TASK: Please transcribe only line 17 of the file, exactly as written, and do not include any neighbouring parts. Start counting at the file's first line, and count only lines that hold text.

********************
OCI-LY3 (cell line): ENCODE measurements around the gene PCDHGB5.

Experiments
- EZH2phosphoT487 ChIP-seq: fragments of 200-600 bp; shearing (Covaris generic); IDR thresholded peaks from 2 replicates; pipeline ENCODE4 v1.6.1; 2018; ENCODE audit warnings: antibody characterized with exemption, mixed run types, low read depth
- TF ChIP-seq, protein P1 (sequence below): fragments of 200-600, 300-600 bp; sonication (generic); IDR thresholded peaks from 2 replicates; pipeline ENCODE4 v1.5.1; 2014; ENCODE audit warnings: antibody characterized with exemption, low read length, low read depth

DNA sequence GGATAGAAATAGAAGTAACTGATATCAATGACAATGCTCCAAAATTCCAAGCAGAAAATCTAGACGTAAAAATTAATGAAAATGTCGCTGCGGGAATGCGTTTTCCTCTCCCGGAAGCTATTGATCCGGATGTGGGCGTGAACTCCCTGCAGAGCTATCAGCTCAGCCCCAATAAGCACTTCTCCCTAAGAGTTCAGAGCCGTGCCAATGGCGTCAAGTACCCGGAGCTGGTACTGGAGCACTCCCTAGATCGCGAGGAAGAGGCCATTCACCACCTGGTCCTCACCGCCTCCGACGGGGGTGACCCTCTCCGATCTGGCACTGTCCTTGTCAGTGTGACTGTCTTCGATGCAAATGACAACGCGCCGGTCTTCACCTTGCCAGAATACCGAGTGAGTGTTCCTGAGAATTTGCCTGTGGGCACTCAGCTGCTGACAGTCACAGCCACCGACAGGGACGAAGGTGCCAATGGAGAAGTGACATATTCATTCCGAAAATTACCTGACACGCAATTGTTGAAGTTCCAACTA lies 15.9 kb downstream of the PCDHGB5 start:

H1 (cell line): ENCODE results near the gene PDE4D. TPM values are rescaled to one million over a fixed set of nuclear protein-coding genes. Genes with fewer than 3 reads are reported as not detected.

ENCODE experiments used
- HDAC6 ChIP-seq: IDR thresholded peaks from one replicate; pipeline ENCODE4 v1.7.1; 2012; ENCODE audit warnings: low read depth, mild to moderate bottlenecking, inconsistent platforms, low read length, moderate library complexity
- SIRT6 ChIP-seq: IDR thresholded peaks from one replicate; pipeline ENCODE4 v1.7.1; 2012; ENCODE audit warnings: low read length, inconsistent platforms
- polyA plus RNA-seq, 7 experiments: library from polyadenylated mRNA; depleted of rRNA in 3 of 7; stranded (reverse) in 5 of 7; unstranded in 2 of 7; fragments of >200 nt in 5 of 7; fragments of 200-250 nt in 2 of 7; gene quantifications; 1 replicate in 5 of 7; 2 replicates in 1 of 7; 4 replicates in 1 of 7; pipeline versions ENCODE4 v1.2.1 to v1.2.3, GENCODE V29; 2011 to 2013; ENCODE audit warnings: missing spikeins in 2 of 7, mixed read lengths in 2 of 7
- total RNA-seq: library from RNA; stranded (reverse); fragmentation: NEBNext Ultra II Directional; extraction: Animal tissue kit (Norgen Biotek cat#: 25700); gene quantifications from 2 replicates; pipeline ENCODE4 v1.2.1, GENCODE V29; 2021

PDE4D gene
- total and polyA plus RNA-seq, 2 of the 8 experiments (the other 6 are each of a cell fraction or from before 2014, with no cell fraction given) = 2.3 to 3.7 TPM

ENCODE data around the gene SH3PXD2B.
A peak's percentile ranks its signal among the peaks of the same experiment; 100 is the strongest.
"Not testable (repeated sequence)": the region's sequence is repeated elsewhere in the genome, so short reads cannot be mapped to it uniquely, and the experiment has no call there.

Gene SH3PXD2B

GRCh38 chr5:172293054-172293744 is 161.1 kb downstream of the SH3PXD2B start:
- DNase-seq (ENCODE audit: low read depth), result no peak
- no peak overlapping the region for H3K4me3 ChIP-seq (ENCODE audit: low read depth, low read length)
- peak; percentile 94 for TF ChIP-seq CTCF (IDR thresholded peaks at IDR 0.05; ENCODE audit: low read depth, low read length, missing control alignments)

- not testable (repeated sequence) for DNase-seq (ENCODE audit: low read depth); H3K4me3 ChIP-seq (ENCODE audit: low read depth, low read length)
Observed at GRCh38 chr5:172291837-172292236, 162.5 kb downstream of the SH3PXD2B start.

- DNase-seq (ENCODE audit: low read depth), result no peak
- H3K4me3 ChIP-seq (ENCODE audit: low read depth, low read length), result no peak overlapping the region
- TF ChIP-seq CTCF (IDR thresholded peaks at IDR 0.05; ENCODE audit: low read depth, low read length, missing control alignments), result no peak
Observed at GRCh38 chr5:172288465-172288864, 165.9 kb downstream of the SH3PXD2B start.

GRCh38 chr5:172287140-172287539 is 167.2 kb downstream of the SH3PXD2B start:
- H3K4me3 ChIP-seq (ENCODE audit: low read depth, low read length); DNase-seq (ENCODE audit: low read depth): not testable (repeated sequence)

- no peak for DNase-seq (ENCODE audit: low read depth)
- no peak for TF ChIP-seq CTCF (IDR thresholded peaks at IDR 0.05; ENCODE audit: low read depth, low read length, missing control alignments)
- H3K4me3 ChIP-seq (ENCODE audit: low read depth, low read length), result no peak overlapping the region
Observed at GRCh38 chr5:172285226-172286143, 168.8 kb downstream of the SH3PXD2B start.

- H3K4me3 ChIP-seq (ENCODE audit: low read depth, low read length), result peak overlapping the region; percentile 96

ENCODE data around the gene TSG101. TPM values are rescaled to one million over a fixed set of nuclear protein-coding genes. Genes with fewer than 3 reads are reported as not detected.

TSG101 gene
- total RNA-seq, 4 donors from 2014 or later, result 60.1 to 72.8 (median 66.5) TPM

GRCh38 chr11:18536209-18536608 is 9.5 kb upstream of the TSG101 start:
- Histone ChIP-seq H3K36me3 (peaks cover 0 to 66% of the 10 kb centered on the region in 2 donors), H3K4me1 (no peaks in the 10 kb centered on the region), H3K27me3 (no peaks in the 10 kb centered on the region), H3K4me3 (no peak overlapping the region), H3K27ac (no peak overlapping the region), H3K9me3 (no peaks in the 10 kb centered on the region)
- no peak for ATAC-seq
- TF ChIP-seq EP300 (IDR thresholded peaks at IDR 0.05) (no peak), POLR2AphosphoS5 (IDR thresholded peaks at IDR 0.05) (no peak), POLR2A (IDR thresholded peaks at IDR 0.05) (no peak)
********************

Gene SH3PXD2B